Few films have been able to capture my heart as completely as The Book Thief, based on the 2005 prize winning novel by Markus Zusak. This is the story of an illiterate girl sent to live with a foster family that is hiding a Jew from the Nazis.
Max, the young Jewish man, tells young Liesel that his people believe that words create the life of a thing. They are truly alive when there are words for them. I couldn’t agree more.
To see the main character discover words and the power they brought to the human spirit stirred long dormant feelings. I had escaped into words from the time I could understand them. Books were the one thing I was never denied. Reading someone else’s words strung together like lights on a Christmas tree, twisted onto its branches, and reflecting off sparkling ornaments transported me from my troubled existence to a places of dreams and delight. They created stories that didn’t necessarily have to sound pretty or set scenes of beauty and happiness, but took me on a journey, discovering people embroiled in situations far more fantastic or difficult than any I would encounter.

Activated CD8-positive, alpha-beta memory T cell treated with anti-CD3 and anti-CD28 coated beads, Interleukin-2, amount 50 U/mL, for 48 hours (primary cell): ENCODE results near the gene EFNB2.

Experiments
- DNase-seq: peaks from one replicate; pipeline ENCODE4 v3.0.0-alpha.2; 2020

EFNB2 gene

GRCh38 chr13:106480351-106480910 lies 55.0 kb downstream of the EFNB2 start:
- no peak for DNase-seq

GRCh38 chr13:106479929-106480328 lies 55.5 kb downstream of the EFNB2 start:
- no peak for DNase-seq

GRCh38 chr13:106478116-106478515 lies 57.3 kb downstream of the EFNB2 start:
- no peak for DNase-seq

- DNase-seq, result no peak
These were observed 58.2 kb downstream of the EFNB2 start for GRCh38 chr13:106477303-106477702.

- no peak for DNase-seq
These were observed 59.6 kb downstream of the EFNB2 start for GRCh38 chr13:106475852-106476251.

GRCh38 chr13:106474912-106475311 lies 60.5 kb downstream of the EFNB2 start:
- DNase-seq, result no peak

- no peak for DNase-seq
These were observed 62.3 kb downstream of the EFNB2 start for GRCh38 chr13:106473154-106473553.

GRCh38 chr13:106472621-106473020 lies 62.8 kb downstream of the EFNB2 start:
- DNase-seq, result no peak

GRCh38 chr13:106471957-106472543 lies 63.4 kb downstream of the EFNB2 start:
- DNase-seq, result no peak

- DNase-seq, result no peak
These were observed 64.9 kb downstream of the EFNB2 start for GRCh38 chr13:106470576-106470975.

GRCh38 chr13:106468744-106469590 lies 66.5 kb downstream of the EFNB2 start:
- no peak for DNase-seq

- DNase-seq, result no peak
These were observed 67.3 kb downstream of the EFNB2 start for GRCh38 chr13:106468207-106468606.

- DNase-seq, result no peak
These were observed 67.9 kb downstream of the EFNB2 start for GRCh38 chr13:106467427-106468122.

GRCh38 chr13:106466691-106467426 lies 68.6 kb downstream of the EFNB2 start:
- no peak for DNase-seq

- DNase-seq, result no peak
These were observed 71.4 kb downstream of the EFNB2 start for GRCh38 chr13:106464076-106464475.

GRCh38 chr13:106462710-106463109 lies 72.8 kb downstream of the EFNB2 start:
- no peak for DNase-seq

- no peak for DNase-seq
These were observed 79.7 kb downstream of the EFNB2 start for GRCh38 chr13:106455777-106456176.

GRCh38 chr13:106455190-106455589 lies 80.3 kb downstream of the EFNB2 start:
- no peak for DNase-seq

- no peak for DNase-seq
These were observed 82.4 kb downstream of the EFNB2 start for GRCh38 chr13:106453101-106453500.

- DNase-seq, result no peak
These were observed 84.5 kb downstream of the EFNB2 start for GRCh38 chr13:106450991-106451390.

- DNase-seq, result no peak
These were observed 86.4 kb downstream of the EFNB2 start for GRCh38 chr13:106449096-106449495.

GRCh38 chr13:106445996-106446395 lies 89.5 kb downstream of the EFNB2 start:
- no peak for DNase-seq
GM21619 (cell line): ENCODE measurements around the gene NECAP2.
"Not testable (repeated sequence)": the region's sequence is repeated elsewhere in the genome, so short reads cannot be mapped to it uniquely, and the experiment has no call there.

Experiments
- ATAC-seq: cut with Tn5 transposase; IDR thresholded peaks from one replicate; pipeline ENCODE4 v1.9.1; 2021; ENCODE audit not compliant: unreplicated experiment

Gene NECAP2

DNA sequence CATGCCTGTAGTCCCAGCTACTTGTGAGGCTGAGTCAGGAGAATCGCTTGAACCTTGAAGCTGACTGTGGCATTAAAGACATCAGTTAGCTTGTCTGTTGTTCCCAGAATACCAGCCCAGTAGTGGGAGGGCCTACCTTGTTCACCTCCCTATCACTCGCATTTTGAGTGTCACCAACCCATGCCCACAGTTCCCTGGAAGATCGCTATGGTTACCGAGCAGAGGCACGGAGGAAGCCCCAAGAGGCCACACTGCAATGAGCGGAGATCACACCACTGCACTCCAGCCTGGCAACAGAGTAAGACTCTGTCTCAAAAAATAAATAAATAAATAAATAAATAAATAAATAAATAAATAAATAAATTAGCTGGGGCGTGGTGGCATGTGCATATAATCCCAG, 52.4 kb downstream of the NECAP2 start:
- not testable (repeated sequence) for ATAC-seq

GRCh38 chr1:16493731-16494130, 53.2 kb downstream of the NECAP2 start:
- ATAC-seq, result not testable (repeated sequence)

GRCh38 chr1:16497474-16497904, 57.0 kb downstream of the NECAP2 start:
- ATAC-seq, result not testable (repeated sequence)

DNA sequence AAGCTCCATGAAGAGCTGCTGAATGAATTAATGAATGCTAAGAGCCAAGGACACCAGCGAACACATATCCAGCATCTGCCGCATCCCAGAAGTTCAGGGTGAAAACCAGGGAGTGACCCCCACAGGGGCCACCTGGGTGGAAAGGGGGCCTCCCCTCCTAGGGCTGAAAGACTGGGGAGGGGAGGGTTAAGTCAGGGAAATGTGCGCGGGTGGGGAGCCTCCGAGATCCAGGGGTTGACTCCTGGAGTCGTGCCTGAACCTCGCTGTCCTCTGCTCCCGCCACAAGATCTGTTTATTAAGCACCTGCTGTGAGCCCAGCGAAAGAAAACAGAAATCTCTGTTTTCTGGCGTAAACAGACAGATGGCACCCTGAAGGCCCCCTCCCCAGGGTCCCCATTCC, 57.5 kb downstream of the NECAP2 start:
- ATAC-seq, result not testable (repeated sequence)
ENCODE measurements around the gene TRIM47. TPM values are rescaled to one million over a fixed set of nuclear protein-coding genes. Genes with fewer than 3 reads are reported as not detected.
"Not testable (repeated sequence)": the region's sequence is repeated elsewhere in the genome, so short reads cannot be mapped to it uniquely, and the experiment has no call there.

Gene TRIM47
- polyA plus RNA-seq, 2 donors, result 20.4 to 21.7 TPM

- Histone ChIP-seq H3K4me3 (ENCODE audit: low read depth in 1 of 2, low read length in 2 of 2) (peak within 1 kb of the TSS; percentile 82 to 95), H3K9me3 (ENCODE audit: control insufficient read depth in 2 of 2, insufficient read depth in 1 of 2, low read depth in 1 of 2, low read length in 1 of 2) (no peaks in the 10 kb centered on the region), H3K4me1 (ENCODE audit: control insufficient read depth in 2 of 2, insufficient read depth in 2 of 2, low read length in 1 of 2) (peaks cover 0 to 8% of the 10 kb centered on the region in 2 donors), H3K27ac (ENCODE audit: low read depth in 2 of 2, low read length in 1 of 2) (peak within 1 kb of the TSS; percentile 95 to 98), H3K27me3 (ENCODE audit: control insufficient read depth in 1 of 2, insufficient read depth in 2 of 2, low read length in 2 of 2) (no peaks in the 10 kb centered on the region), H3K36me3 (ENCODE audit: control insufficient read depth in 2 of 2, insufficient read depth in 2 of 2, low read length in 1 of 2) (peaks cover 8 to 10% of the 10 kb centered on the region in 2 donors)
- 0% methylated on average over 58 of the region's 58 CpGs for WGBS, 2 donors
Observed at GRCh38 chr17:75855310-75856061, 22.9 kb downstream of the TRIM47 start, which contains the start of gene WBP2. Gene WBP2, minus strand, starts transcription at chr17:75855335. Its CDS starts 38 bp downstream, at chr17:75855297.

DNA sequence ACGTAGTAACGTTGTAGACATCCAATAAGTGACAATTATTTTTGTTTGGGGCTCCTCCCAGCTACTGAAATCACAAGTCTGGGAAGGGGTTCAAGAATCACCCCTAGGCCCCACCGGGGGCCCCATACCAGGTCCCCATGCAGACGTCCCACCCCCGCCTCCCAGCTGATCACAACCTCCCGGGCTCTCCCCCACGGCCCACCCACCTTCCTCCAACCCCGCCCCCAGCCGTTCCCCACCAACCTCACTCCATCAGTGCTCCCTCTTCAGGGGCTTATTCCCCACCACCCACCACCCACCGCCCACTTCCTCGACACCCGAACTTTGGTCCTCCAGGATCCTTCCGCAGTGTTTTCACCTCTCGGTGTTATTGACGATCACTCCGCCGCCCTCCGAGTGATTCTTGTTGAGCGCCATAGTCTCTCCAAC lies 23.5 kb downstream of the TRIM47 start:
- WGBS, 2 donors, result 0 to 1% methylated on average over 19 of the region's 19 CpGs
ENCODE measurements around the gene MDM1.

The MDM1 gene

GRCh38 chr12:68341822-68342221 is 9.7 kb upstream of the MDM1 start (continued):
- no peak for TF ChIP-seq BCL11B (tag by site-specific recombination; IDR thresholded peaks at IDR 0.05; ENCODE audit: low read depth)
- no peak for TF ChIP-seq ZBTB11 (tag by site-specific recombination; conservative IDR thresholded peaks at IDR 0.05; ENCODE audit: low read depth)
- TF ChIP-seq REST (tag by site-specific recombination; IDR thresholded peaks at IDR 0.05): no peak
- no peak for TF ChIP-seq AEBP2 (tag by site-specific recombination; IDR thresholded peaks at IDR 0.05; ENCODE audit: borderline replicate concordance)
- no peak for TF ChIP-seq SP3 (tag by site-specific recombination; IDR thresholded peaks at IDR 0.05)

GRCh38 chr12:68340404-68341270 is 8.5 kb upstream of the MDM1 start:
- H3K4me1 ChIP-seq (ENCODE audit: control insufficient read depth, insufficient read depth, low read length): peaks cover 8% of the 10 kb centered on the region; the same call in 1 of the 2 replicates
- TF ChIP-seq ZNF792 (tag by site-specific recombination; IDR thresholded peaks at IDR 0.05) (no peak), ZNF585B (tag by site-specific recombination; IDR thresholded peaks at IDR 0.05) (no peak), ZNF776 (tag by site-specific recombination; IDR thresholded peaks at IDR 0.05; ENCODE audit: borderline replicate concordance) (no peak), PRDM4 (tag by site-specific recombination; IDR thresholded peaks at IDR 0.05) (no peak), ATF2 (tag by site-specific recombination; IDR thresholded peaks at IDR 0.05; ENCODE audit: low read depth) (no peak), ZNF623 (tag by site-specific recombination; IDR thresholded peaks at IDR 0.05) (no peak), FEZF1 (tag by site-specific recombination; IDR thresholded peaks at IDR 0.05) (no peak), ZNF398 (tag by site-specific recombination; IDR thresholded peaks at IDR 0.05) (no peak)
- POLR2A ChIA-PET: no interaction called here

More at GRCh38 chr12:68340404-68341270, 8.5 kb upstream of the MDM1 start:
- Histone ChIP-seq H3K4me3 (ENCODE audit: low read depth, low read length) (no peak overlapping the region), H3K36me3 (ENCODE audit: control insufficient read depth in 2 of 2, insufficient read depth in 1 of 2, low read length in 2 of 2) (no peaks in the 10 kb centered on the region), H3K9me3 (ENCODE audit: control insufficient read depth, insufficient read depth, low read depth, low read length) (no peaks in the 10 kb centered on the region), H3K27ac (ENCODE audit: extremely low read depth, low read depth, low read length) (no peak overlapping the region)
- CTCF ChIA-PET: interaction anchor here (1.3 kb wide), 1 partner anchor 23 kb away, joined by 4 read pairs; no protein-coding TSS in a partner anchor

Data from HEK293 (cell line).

I’ve often wondered about people who didn’t love to read the way I did. I’ve even felt sad that they missed out on amazing knowledge because they never opened the door that is the cover of a book – or in the 21st century, the screen of a digital device. I remember being taught the proper care of a book — how to make a homemade jacket out of a paper grocery bag to keep the cover pristine; how to open the cover for the first time without damaging the binding; and how to handle the crisp pages as if each were one of a kind and carried an ancient secret.
Leisel read far deeper works than I did at her age. As a child I identified with animal stories. Animals, like children, have no choices. I remember falling in love with Elsa, the lioness, in Born Free and seeing a larger Africa than I’d seen on Mutual of Omaha’s Wild Kingdom on Sunday night television. Black Beauty and National Velvet took me to England and showed me another side of humanity. Books were my greatest treasure. Still are. Although I’m not the hoarder I used to be. I find more satisfaction in sharing them.
Words gave me a life I wouldn’t have known without reading. Stories freed my mind to travel far beyond my home. Leisel lived during the most atrocious time in our history and words gave her power to survive the unimaginable.
Words give life to our language, our emotions, our history, and our daily lives. Burning them, as they did in Leisel’s time, was nothing short of murder. When she plucked a smoldering title from the ashes, hiding it in her coat, she was saving the lives of the author, his characters, and herself.